For people like me who believe that few things are absolute, the law is a satisfying field in which to work. The right answer is whatever is reasonable under the circumstances, not a “rule” that someone claims has global application. Gravity is the same everywhere – most other things, not so much.

We intuitively understand this. We know that a sports event at a big city stadium has different resources, and requires different plans and skills from its staff, than an arena show in a secondary market; a nightclub is different than an outdoor shed; the crowd at a country show poses different issues than at an EDM festival.

Yet, we are flooded with “best practices” guides, whose title and premise suggest that there is a single right way to do something. That is not my experience, and I suspect it isn’t yours either.

Last week I gave a training at a convention center. In anticipation of my trip, I researched the types of events it hosted, and I reviewed the policy and procedure documents they sent me. When I arrived in town, the Safety Coordinator showed me around the entire venue. I do this seemingly aimless walking and talking everywhere I go, and invariably we find risks and challenges worth discussing. (I don’t seem like someone to stroll with no purpose, do I?)

Because I try to be reasonable under the circumstances, I always tailor my remarks to the people in the room. At the convention center, I turned my usual group deposition workshop into a one-on-one prep session for a staff person who was facing her first deposition in a high publicity wrongful death lawsuit. At a performing arts center earlier this month, I emphasized that their attendees are like sheep who need shepherds to move them, in order to motivate even their older volunteer guest services staff to appreciate their important role as crowd managers.

The fact that we know that one size does not fit all does not keep most of us from over-relying on “best practices” guides, contracts pulled off the internet or shared with a friend, or policy language copied from a listserve. Whether it is laziness, lack of self-confidence, or human nature, we routinely look for someone to tell us the Right Way. I find this scene from Monty Python’s Life of Brian to be authoritative on this subject:

Brian: Please, please, please listen! I’ve got one or two things to say.

The Crowd: Tell us! Tell us both of them!

Brian: Look, you’ve got it all wrong! You don’t NEED to follow ME, You don’t NEED to follow ANYBODY! You’ve got to think for your selves! You’re ALL individuals!

The Crowd: Yes! We’re all individuals!

Brian: You’re all different!

The Crowd: Yes, we ARE all different!

Man in crowd: I’m not…

The Crowd: Sch!

I am obviously not opposed to guidance – my first meeting with many people in the live event industry was as an instructor. Any sane person would agree that it is easier to identify reasonable practices with the benefit of expertise and experience.  A couple of examples are sufficient to illustrate this point: The Station nightclub fire reminds us of the importance of a licensed pyrotechnician; the Indiana State Fair roof collapse shows why we need engineers experienced with temporary outdoor structures. Even with the law that relates to live events and the venues that host them, it makes sense to learn from a lawyer who actually does this sort of work, rather than someone who reads an article or sleeps at a Holiday Inn Express.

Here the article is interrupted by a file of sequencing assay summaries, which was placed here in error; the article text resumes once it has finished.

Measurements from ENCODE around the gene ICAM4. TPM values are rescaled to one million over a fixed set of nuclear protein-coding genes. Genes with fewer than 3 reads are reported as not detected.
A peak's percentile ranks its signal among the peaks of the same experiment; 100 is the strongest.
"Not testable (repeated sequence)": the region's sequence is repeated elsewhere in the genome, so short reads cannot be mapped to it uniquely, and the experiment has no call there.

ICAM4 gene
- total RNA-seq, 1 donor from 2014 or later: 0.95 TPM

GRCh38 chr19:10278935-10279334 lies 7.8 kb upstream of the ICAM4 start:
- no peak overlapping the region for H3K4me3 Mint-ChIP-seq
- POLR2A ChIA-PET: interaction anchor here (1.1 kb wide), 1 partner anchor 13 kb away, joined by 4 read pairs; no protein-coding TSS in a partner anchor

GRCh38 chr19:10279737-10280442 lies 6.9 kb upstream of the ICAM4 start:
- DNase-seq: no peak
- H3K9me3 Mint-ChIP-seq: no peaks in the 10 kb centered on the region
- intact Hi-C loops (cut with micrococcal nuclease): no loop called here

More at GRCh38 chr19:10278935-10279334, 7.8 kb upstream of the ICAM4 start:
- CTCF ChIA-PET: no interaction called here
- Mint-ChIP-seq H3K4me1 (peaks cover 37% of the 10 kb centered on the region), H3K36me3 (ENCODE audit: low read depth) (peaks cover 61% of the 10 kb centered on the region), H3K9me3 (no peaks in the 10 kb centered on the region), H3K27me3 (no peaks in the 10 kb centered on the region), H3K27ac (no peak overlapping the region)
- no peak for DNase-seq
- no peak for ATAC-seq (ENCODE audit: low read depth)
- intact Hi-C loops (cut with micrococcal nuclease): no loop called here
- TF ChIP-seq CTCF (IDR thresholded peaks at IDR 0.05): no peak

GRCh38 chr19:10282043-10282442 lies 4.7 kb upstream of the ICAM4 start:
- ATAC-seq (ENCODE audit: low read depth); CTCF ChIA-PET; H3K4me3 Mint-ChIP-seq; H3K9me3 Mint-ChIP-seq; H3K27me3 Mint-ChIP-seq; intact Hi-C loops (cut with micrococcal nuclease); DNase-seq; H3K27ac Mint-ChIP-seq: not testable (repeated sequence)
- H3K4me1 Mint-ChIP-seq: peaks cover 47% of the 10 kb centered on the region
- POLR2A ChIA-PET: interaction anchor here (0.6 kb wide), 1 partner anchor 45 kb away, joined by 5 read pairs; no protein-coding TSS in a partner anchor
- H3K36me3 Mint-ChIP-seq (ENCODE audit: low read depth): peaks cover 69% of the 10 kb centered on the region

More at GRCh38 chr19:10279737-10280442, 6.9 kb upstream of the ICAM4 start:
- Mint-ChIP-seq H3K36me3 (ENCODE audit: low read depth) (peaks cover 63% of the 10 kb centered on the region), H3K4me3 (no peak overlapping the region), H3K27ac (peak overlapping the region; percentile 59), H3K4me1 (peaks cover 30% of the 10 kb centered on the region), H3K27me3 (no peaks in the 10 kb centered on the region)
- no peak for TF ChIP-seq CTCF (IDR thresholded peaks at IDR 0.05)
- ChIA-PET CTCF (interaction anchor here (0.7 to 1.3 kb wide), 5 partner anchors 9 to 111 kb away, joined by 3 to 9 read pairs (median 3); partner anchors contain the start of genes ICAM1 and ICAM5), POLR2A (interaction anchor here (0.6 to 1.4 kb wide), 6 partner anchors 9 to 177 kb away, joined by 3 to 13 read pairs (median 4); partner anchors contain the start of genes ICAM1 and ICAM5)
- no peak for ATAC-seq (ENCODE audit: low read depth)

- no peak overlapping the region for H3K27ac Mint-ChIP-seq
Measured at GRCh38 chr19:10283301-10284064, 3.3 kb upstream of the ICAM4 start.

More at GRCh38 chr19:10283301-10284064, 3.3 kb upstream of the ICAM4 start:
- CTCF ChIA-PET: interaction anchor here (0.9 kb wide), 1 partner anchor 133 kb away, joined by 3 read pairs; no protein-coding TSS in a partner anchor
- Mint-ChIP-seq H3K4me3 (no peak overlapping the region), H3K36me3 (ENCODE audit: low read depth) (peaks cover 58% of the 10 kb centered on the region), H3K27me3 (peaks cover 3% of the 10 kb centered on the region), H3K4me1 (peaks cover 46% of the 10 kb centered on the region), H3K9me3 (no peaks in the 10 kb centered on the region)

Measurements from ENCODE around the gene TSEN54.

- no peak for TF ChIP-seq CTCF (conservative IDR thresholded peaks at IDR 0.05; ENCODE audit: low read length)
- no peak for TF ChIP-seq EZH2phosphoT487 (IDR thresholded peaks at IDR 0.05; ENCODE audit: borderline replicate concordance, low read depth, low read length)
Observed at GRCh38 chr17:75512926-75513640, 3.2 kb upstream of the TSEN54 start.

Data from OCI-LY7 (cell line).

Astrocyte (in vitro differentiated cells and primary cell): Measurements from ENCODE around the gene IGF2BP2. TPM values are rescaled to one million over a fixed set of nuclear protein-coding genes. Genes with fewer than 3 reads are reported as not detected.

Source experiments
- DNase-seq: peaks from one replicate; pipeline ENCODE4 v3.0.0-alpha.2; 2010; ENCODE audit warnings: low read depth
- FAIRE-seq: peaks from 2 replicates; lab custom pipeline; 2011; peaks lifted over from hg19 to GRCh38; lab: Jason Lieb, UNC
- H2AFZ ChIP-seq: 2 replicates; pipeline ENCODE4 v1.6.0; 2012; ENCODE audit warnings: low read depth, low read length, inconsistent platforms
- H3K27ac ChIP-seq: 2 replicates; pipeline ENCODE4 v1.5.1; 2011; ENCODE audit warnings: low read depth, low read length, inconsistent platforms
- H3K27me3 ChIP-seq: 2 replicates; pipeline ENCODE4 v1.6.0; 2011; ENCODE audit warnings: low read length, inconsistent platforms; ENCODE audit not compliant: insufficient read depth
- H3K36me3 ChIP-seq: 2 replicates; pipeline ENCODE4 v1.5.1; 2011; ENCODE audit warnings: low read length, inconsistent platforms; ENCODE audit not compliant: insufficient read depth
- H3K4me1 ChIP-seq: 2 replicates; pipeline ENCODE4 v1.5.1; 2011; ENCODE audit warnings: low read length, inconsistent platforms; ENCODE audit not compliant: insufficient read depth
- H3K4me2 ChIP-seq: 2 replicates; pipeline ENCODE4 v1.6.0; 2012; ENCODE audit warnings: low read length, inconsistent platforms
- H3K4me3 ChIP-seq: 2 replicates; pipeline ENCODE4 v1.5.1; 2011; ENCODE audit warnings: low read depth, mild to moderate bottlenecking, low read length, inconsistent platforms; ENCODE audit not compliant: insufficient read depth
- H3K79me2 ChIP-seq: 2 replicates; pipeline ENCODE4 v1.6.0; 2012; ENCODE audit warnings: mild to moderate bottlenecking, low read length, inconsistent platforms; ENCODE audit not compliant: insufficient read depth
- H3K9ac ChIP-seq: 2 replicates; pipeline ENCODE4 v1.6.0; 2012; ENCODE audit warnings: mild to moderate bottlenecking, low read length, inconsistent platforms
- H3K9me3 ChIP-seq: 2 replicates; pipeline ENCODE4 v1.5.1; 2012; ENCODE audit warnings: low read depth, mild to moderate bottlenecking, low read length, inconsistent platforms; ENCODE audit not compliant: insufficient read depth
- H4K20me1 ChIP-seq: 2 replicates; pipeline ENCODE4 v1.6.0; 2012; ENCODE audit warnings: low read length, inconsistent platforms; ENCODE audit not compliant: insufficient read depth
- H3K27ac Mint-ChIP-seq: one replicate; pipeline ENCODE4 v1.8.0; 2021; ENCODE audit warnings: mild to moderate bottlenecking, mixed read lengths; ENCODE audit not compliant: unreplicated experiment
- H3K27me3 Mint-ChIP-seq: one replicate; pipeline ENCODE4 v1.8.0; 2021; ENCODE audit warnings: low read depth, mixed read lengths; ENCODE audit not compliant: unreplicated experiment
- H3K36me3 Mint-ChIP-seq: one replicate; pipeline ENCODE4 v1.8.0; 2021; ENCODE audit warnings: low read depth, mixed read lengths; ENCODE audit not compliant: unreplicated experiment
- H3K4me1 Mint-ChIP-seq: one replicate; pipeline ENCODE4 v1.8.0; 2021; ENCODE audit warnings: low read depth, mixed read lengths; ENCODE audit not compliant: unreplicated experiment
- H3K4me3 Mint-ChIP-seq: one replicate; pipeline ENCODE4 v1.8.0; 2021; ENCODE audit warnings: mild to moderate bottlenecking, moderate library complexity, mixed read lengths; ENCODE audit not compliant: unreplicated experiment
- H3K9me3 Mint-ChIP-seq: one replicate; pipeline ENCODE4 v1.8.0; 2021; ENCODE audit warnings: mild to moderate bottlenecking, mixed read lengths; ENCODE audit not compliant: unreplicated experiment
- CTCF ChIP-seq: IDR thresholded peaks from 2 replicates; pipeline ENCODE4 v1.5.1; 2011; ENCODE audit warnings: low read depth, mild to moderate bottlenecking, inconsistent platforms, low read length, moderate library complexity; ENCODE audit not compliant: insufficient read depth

Conversely, I (and the common law used in roughly half the nations on our planet) am opposed to slavishly following outside advice that is not tailored to your facts. Put another way, I favor people thinking through their own issues.

This brings me to the Event Safety Guide. Following a meeting between the Event Safety Alliance and then-Governor Mitch Daniels in early 2012, the Indiana legislature agreed not to pass a bevy of state-specific safety regulations in reaction to the State Fair disaster if the live event industry showed that it could effectively regulate itself. Using a consensus drafting approach and borrowing heavily from the U.K.’s Purple Guide, ESA got 35 chapters between hard covers by January, 2013.  That was a great start, and we have just reduced the price to just $24.95 (which is a smoking deal even if you read no further than my Introduction’s stirring rhetorical flourishes).

I am pleased to report that the Second Edition of the Event Safety Guide will be even more user-friendly, applicable across national boundaries, and therefore even more reasonable. The good folks at ESTA (the Entertainment Services and Technology Association) have partnered with the Event Safety Alliance to establish a new Event Safety Working Group whose end-product will be a series of ANSI standards.

As with the First Edition, the writing and editing process will be collaborative and based on a consensus of volunteer contributors, although the process of formulating ANSI standards means that it will be differently organized this time. Working with others is more laborious than slinging platitudes from some ivory tower (like I’m doing here), but it has the essential advantage of allowing every idea to be challenged by another experienced subject matter expert before it sees daylight.  This is why compliance with ANSI standards is strong evidence of reasonable conduct when applied to the right circumstances.

This also means that YOU can participate.  If you have gotten this far, you probably care about your craft; you see this as a career, not just a job; and you are literate.  If all this is true, here is an application to join the Event Safety Working Group and help create safety standards for live events and the venues that host them.  Caveat: participation costs $100 per year per person. I just signed up and was invoiced a pro-rata share for 2016: $25.  So blow off Starbucks for a couple of days and join us.  Saving a life is an excellent morning pick-me-up.